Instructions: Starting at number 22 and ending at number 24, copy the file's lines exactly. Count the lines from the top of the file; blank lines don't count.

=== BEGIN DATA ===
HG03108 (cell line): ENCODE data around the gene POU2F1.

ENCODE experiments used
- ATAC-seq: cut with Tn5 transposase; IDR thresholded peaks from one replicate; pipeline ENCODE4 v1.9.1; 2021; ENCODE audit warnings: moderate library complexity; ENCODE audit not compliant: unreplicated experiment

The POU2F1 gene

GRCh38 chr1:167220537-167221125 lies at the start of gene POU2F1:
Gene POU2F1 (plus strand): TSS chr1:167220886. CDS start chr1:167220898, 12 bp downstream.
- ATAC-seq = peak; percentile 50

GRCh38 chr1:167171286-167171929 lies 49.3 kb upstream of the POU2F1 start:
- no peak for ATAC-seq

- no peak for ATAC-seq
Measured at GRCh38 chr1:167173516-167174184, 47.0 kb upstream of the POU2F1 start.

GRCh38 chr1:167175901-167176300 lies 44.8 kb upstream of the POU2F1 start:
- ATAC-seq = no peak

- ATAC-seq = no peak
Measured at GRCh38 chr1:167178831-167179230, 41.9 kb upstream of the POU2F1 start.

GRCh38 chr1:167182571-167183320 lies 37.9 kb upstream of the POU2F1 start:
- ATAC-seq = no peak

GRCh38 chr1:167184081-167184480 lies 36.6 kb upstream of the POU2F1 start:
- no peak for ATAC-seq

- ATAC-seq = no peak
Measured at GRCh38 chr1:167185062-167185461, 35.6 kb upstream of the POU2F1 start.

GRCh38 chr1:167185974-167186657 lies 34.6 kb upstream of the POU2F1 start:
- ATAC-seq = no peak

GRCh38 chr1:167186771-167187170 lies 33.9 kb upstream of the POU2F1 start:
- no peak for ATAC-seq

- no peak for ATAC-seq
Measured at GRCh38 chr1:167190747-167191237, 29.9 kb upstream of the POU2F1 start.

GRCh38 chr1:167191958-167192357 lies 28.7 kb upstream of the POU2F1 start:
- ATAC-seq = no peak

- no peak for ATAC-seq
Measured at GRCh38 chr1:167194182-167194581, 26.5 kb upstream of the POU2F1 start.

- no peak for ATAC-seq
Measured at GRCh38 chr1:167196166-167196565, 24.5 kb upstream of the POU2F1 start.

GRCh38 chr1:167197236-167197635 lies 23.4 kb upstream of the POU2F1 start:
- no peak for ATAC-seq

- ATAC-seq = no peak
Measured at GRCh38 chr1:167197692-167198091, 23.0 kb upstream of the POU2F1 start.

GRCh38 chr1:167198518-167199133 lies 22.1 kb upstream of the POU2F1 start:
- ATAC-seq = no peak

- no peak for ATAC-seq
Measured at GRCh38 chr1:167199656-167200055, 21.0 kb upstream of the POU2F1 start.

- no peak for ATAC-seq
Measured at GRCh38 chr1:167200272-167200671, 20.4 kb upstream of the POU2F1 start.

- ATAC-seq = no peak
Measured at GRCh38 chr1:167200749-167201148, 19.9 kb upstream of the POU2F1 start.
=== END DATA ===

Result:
GRCh38 chr1:167185974-167186657 lies 34.6 kb upstream of the POU2F1 start:
- ATAC-seq = no peak

GRCh38 chr1:167186771-167187170 lies 33.9 kb upstream of the POU2F1 start: